Birthday Post – July 30, 2014

Today is my birthday, and I must say it has been a good year as far as getting my poetry published.  My newest chapbook, Worn Cities, attracted eighty pre-orders, enough for the publishers, Finishing Line Press, to proceed with a press run of 250 copies!  I am grateful to all my supporters who ordered copies, which will be shipped September 6th, 2014.

My poems have appeared in Cream City Review, About Place Journal,  and Yellow Medicine Review.   Of particular pleasure for me has been the release of Dawnland Voices (University of Nebraska Press), edited by Siobhan Senier.  It is an anthology of indigenous writing from New England tribal authors, including Mi’kmaw, Maliseet, Passamaquoddy, Penobscot, Abenaki, Nipmuc, Wampanoag, Mohegan, Narragansett and Schaghticoke people. Each of the tribal sections contains an introduction  by a tribal community editor that assisted Siobhan in collecting and choosing the pieces showcased.


Many of the authors I know personally or through correspondence.  Some I have showcased  on this site – Mihku Paul, Carol Bachofner, Cheryl Savageau and Siobhan Senier, the indefatigable editor!  In the Mi’kmaw section, I found myself loving Elsie Charles Basque’s story, “From Here to There,” where she recounts traveling alone with children from Saunierville, Nova Scotia to Willimantic, Connecticut, a place where my own mother had lived awhile.  There’s an excerpt of the late Lorne Simon’s wonderful novel, Stones and Switches.   James Sakej Youngblood, Jaime Battiste (father and son) outlined the basis of our Mi’kmaw treaties –underscored by an excellent essay by Grand Chief Donald Marshall Sr.,  Grand Captain Alexander Denny, and Putus (wisdom) Simon Marshall.

My entries included three poems – “Repatriation Soliloquy,” “Mi’kmaq Haiku,” and “Someday I Will Dance,” a personal favorite. Poems of the beloved poet, Rita Joe, are included and of course, Daniel Paul, our reknown activist, has an included section from his hard-hitting book, We Were Not the Savages.  As Joe Bruchac says, “…this is a brilliantly edited anthology.

If you want to order Dawnland Voices online, check out this link to learn more.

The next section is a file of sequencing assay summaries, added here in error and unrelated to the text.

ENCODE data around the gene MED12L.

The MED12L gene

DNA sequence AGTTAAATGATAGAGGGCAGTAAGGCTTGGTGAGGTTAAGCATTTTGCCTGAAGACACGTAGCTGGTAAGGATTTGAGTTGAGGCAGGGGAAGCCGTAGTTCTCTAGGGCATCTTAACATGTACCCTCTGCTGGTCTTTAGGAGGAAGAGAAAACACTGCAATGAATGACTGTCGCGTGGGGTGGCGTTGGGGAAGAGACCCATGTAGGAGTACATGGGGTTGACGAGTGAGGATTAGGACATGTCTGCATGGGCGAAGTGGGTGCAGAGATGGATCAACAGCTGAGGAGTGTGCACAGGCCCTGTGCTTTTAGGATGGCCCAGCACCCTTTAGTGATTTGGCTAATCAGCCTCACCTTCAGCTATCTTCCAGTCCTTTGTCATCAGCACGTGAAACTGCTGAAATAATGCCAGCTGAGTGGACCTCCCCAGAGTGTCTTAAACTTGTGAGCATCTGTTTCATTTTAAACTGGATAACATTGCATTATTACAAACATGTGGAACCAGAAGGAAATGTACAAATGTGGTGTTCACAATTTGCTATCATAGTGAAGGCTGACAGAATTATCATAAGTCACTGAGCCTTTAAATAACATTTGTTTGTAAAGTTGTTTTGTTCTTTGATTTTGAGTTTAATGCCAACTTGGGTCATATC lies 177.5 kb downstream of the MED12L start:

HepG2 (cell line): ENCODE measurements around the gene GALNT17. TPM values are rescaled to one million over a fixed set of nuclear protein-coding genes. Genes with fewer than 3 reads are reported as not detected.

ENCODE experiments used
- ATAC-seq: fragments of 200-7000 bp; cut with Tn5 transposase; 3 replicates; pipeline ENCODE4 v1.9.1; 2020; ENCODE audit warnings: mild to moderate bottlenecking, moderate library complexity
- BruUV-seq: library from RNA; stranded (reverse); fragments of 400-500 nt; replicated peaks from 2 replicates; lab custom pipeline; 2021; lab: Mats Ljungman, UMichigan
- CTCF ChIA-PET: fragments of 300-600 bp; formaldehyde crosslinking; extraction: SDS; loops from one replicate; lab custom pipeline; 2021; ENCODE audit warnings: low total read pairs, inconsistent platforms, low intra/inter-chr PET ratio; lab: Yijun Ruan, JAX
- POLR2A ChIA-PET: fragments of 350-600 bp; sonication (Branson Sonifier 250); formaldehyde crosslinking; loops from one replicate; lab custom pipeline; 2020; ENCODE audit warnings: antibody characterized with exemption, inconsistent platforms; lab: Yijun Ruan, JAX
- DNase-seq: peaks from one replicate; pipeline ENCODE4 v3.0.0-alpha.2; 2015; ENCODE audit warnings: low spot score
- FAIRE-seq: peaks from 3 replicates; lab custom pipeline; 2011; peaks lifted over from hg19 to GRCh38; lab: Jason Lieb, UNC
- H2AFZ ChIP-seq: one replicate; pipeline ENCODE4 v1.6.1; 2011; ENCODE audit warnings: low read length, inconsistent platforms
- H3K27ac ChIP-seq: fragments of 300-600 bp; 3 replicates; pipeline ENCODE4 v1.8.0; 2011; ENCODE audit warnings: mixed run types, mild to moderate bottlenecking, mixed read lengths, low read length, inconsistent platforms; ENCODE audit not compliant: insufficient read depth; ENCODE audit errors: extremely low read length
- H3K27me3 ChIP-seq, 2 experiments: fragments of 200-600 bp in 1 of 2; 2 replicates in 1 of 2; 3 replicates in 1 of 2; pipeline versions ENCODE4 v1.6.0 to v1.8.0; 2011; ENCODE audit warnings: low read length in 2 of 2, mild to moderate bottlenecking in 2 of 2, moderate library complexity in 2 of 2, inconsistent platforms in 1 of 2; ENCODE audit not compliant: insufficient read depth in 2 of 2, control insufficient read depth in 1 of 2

Even Dawnland Voices could not trump the best news of this birthday year: I found out the name of my biological fourth great grandmother–the one of whom I wrote in my May 7, 2013 post, listed below in the archives of this website.  Her name was (is) Marie LeBlanc Mius.  She had twin daughters, Marguerite and Madeleine Magdalene, born Mius – but taken in by another family, the Babin’s.  Marguerite became my third great grandmother.  There’s a story behind this “adoption,” believe me – but it’s for another time.  A cousin whom I found through autosomal DNA testing, Edward Cyr, helped me find her. I will never forget the enormous burden of obsession that rolled off my shoulders when Ed said, “You’ve found Her! You’ve found your grandmother.”  Not many people can boast of two family trees – double sets of relatives on down to the pre-colonial period of Nova Scotia.  I am thankful. In a future post, I will share a poem I wrote for Grandmother Marie.

Native Moons, Native Days Carol Bachofner’s New Book of Poetry

Recently released by Bowman Books, this is the seventh volume in The Native New England Authors Series.  There are several reasons why I love these poems.  First, the majority (nearly two-thirds) of the 65 poems contains an Abenaki word or phrase–the poet’s native language.   While it’s hard to pick one from amongst words that I hardly can pronounce–the poem “Wlowatawak” caught my attention, being about a grandmother who “left tribal stories / told over cups blue tea,”  tea made from the plants and flowers of the woods.  Carol follows a long tradition of Native authors who use their own tribal words in songs, poetry and stories.
The wonder of it all is that New England tribal languages are being–and have been–pulled from the brink of extinction.  Jesse Bruchac, one person responsible for this revitalization, published a poem in 1996 (Reclaiming the Vision: Native Voices for the Eighth Generation), titled “Green Corn Song,” echoing every English line with a recurring line in Abenaki. What a privilege it would be to hear these ancient Abenaki words spoken by the poets themselves! Another reason I am drawn to these poems is that the tribal perspective and landscape are known to me–for my own tribe, the Mi’kmaq, are part of the same cultural group as Carol’s.  Much of her world is familiar to me, especially “Pond Water,” which “will always call to you / will always know when you return.”  I learned to swim and ice skate on a little lovely pond in Cromwell, Connecticut.
The poem,”Land Sickness” particularly hit home, as I more often than not have lived in land-locked places, like Carol: “I have no salt spray for my hair, no chill / gray sand between my feet. I am bereft / of crisp ocean kisses and wild seaweed.”  When Carol asked me to compose a few testimonial lines for the back cover–I did so on the basis of one poem–“Zogwawon” (face paint), for its universal longing in these times of war:
          I paint my face, double curves
          on each cheek and across the brow.
          I choose the colors of war, red and black,
          kelegatsta, each stripe a memory of some wrong.
          I want yellow for the dawn, for peace.
          Bring trickster clowns to shake their rattles,
          no more baskhodebahiganal to break the heads
          of our enemies. No more shouts of insult.

Available at